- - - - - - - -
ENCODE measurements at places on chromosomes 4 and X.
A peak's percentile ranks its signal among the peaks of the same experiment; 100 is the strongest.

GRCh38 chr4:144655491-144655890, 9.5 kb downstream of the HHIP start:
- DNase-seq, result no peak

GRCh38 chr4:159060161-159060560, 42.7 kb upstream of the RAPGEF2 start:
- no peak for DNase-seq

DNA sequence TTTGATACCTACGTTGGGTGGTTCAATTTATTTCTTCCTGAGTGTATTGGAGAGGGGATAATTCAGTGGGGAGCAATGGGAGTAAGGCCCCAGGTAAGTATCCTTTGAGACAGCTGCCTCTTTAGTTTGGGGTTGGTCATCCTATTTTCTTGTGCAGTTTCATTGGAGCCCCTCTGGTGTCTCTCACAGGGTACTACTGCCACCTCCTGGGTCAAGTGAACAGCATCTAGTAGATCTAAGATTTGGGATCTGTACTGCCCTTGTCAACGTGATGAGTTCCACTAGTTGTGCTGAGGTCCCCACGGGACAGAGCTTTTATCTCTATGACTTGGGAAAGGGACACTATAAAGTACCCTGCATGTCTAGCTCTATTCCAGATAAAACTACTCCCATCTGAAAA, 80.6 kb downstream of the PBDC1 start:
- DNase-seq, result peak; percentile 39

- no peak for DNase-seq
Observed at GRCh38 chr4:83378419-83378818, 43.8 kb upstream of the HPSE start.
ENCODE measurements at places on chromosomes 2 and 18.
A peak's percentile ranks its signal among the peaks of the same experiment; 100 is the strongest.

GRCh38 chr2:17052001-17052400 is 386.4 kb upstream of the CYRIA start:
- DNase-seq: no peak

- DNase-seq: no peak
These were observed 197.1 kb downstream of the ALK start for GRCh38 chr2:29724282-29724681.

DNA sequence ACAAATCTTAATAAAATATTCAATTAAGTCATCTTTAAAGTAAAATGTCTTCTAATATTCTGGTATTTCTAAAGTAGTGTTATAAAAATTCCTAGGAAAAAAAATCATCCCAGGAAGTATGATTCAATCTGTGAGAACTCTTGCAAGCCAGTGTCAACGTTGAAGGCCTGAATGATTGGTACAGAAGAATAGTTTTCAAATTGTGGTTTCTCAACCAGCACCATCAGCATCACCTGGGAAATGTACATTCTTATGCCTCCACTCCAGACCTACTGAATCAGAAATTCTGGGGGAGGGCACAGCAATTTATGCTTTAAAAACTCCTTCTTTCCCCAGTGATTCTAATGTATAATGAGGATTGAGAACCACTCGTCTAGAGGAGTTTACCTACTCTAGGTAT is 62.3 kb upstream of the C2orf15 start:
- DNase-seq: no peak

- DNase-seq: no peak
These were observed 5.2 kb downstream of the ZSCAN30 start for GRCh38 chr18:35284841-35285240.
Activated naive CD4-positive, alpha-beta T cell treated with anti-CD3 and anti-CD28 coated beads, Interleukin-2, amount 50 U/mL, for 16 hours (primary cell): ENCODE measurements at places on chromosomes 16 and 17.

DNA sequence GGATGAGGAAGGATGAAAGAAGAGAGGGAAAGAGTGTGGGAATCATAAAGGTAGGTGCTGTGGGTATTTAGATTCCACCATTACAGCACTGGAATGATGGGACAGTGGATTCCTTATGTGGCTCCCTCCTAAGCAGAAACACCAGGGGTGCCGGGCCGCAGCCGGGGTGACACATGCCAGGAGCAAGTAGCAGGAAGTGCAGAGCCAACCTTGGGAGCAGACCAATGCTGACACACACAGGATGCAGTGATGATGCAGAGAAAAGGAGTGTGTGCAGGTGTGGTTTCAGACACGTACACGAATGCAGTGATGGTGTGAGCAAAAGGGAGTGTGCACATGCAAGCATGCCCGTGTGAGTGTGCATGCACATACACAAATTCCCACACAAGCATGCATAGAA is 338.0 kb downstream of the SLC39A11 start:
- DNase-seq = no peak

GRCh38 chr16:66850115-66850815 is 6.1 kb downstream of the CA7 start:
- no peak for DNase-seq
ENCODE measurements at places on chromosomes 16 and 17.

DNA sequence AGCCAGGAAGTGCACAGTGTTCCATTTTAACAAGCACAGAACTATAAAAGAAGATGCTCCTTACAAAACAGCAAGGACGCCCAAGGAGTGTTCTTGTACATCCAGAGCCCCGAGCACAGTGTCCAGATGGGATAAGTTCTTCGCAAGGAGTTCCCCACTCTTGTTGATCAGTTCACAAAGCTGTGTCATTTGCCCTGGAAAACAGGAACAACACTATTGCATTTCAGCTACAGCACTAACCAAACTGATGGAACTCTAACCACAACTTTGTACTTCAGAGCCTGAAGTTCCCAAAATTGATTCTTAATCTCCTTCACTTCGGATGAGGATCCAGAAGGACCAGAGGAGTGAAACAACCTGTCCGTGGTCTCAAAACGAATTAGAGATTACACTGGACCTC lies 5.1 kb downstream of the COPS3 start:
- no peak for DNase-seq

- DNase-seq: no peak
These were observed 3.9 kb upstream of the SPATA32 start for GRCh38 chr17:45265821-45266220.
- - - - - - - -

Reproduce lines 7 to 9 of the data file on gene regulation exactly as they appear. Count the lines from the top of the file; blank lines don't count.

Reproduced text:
DNA sequence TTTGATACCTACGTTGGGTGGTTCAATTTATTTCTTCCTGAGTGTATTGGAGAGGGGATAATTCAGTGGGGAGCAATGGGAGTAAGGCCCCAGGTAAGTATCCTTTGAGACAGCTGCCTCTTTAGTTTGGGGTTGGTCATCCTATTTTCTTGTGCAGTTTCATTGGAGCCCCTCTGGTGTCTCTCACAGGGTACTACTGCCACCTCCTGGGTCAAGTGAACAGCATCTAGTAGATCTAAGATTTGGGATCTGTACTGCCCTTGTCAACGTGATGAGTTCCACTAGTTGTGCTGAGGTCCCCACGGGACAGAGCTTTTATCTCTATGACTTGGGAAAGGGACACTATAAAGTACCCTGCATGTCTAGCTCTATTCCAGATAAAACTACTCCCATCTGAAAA, 80.6 kb downstream of the PBDC1 start:
- DNase-seq, result peak; percentile 39

- no peak for DNase-seq